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Cookie carnival

Five-year-old Autumn Washabaudh, of Worthington, Ky., checks out everything there is to do as she samples Girl Scout cookies during the Cookie Carnival Saturday at Central Christian Church.

They’ve been taking orders and making sales; Saturday afternoon, the young businesswomen had a chance to let their hair down.

The Wilderness Road Girl Scout Council sponsored a cookie carnival for area girls scouts at Central Christian Church.

Che-hona Miller, membership center director for the Keno Valley cluster of the Wilderness Road Council, said the carnival was a chance to “get the girls excited about the cookies sales and give them information about the cookies, too.”

Inside the church gymnasium were game booths and craft tables. There were also information tables in case a young lady wasn’t a Girl Scout yet but wanted to be.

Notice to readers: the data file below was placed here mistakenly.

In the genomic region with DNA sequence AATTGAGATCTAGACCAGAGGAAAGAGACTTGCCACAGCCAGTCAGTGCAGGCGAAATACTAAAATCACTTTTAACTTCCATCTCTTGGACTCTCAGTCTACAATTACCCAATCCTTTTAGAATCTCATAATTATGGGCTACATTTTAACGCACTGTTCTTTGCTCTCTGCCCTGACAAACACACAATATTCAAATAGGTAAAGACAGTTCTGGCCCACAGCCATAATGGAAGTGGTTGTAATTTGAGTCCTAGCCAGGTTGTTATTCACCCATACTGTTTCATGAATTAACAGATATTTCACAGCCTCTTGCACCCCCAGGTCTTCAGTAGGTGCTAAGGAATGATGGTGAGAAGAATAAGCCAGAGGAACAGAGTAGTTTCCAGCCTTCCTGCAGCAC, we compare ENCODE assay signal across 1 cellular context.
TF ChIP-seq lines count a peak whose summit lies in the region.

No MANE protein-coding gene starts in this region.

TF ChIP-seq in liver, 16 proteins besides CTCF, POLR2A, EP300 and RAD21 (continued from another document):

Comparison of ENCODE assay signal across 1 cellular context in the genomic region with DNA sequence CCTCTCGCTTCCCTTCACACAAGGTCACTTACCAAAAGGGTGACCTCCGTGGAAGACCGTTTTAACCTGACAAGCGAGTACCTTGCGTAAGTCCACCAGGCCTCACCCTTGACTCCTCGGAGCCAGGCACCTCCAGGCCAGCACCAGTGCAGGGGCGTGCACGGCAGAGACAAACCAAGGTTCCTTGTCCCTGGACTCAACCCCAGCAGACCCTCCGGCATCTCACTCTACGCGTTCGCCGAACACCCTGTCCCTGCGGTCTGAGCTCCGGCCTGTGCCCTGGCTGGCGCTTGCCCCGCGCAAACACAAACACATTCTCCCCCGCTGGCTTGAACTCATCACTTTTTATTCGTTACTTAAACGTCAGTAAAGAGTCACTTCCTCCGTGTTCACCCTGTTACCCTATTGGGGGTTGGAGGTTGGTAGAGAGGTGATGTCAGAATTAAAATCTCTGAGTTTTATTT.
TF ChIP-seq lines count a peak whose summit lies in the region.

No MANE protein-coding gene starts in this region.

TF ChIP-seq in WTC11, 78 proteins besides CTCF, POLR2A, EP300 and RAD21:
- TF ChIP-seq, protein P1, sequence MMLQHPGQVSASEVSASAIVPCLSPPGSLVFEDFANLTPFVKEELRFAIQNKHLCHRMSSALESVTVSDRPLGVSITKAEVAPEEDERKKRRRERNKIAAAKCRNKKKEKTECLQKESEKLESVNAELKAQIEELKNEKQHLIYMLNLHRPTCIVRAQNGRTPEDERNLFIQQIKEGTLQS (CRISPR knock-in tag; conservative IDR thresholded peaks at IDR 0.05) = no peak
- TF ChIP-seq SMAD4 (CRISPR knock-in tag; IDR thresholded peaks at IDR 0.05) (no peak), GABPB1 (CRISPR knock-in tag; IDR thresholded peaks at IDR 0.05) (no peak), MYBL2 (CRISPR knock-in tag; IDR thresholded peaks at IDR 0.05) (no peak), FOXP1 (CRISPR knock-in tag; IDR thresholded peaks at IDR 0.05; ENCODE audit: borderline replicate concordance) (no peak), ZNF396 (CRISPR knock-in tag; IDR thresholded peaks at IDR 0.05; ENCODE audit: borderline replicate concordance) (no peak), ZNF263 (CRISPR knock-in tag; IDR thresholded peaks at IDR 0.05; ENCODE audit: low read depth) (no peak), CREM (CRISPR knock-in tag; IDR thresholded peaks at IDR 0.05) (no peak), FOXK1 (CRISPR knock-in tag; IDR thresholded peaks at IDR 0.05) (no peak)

“This is to introduce some of the girls to scouts, see what it’s all about. The girls get so excited,” membership specialist Virgie Crouch said as she arranged Girl Scout cookies in trays. Crouch is an old hand at scouting: she was a Girl Scout herself and later became a troop leader. Now she is a paid advocate for a program she loves.

“Taylia Rowe, from Morehead, Ky., has been in scouting a couple of months and finds the chance to succeed in business the draw for joining the scouting program.

“I wanted to sell cookies,” Taylia said. Scouting is a family thing: Her mom, Angela Rowe, is a scout leader.

The Huffman family of Ironton, parents Scott and Helen, sister Laura and Girl Scout Rebecca made their way around the room to the games. Has it been a lot of work, taking up those orders for cookies?

“They sell themselves,” Helen Huffman said.

Brooke Cook, of Ashland, Ky., and her mother, Kathy, waited outside the crafts room for a chance to get in. This is Brooke’s first year in scouting but she already has a favorite among those cookies.

“The thin mint,” Brooke replied. Brooke’s troop had made a goal of selling 250 boxes but Brooke managed to do more than that all by herself: selling 253 boxes.

Her mother said she is pleased her daughter’s determination and pleased with what scouting has to offer.

“I like the fact they have get-togethers and plan things,” Kathy Cook said. “And I like the fact they have a common goal.”